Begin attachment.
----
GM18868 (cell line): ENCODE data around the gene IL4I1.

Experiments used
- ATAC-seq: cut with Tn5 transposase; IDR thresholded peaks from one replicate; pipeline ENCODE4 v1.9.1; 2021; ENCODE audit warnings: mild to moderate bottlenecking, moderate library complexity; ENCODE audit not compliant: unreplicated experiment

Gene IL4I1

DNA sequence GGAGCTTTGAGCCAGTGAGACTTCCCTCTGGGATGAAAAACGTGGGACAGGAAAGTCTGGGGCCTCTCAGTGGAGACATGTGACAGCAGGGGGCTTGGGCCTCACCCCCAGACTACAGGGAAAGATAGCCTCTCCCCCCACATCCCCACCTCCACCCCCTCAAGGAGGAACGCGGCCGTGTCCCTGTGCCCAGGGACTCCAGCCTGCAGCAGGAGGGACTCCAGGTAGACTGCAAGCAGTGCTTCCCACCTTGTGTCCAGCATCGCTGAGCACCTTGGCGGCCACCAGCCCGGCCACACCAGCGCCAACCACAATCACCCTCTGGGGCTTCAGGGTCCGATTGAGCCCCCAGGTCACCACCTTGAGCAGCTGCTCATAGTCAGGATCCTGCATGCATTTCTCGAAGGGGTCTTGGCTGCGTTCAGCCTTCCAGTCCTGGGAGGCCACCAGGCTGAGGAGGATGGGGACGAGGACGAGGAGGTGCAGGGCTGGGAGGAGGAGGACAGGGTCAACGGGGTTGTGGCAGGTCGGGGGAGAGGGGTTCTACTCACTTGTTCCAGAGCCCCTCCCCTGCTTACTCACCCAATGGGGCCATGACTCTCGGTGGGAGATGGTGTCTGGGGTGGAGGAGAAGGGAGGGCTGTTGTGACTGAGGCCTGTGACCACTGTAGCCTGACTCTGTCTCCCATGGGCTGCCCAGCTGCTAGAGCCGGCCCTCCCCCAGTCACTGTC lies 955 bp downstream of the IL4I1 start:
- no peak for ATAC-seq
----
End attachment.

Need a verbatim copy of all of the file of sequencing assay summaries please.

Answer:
GM18868 (cell line): ENCODE data around the gene IL4I1.

Experiments used
- ATAC-seq: cut with Tn5 transposase; IDR thresholded peaks from one replicate; pipeline ENCODE4 v1.9.1; 2021; ENCODE audit warnings: mild to moderate bottlenecking, moderate library complexity; ENCODE audit not compliant: unreplicated experiment

Gene IL4I1

DNA sequence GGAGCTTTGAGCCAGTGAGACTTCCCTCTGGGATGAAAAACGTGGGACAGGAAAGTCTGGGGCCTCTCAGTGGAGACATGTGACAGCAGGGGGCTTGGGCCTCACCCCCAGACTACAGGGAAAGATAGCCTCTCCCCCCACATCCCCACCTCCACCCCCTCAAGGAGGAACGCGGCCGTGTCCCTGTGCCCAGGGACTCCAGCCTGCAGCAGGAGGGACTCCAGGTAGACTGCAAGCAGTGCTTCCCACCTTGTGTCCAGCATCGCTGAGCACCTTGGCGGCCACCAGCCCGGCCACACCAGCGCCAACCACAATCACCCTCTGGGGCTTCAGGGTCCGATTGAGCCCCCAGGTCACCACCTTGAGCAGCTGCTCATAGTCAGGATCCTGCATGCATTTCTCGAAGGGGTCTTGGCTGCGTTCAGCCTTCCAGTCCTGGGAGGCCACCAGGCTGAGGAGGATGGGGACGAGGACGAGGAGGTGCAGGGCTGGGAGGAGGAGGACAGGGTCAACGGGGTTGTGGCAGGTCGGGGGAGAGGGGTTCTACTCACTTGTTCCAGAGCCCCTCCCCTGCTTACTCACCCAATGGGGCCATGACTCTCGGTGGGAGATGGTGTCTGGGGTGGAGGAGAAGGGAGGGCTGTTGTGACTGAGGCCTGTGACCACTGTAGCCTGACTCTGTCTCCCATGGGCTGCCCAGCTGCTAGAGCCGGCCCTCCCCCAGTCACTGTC lies 955 bp downstream of the IL4I1 start:
- no peak for ATAC-seq